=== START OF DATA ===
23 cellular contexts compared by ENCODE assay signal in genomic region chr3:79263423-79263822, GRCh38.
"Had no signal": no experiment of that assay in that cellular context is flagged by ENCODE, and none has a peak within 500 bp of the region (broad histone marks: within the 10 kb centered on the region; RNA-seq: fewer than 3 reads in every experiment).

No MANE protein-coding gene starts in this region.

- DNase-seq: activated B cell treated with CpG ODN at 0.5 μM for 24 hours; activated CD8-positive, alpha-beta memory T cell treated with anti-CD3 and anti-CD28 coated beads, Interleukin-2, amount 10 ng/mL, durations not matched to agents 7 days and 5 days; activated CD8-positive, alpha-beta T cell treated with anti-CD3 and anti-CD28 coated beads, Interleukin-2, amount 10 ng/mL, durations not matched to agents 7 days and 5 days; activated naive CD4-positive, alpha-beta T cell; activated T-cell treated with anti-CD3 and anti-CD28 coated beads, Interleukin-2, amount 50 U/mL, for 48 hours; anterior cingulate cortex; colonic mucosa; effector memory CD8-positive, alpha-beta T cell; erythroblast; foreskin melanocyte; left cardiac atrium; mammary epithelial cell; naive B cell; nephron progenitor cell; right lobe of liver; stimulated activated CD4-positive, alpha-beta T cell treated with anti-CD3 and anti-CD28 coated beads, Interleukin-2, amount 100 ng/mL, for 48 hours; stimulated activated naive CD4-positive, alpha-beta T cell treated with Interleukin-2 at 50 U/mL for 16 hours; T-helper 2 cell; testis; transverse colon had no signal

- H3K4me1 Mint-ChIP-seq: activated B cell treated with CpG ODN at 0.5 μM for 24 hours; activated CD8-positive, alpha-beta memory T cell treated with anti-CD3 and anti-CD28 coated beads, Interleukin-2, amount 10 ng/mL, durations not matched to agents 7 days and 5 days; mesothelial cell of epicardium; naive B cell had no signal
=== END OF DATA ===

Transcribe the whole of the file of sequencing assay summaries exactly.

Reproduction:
23 cellular contexts compared by ENCODE assay signal in genomic region chr3:79263423-79263822, GRCh38.
"Had no signal": no experiment of that assay in that cellular context is flagged by ENCODE, and none has a peak within 500 bp of the region (broad histone marks: within the 10 kb centered on the region; RNA-seq: fewer than 3 reads in every experiment).

No MANE protein-coding gene starts in this region.

- DNase-seq: activated B cell treated with CpG ODN at 0.5 μM for 24 hours; activated CD8-positive, alpha-beta memory T cell treated with anti-CD3 and anti-CD28 coated beads, Interleukin-2, amount 10 ng/mL, durations not matched to agents 7 days and 5 days; activated CD8-positive, alpha-beta T cell treated with anti-CD3 and anti-CD28 coated beads, Interleukin-2, amount 10 ng/mL, durations not matched to agents 7 days and 5 days; activated naive CD4-positive, alpha-beta T cell; activated T-cell treated with anti-CD3 and anti-CD28 coated beads, Interleukin-2, amount 50 U/mL, for 48 hours; anterior cingulate cortex; colonic mucosa; effector memory CD8-positive, alpha-beta T cell; erythroblast; foreskin melanocyte; left cardiac atrium; mammary epithelial cell; naive B cell; nephron progenitor cell; right lobe of liver; stimulated activated CD4-positive, alpha-beta T cell treated with anti-CD3 and anti-CD28 coated beads, Interleukin-2, amount 100 ng/mL, for 48 hours; stimulated activated naive CD4-positive, alpha-beta T cell treated with Interleukin-2 at 50 U/mL for 16 hours; T-helper 2 cell; testis; transverse colon had no signal

- H3K4me1 Mint-ChIP-seq: activated B cell treated with CpG ODN at 0.5 μM for 24 hours; activated CD8-positive, alpha-beta memory T cell treated with anti-CD3 and anti-CD28 coated beads, Interleukin-2, amount 10 ng/mL, durations not matched to agents 7 days and 5 days; mesothelial cell of epicardium; naive B cell had no signal